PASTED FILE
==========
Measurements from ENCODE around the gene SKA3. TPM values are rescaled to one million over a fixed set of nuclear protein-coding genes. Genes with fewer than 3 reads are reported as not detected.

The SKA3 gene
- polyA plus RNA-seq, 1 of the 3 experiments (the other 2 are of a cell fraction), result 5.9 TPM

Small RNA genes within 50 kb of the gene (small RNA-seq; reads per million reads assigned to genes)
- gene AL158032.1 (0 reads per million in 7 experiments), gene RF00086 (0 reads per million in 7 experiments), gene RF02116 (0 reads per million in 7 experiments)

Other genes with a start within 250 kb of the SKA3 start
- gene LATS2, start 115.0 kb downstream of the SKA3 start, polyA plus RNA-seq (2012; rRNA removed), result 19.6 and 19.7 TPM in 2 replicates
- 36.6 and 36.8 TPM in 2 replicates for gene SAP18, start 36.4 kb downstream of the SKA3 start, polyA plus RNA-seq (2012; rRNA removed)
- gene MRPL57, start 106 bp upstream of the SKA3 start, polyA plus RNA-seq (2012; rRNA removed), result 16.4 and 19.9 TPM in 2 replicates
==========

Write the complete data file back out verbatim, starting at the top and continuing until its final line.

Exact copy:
Measurements from ENCODE around the gene SKA3. TPM values are rescaled to one million over a fixed set of nuclear protein-coding genes. Genes with fewer than 3 reads are reported as not detected.

The SKA3 gene
- polyA plus RNA-seq, 1 of the 3 experiments (the other 2 are of a cell fraction), result 5.9 TPM

Small RNA genes within 50 kb of the gene (small RNA-seq; reads per million reads assigned to genes)
- gene AL158032.1 (0 reads per million in 7 experiments), gene RF00086 (0 reads per million in 7 experiments), gene RF02116 (0 reads per million in 7 experiments)

Other genes with a start within 250 kb of the SKA3 start
- gene LATS2, start 115.0 kb downstream of the SKA3 start, polyA plus RNA-seq (2012; rRNA removed), result 19.6 and 19.7 TPM in 2 replicates
- 36.6 and 36.8 TPM in 2 replicates for gene SAP18, start 36.4 kb downstream of the SKA3 start, polyA plus RNA-seq (2012; rRNA removed)
- gene MRPL57, start 106 bp upstream of the SKA3 start, polyA plus RNA-seq (2012; rRNA removed), result 16.4 and 19.9 TPM in 2 replicates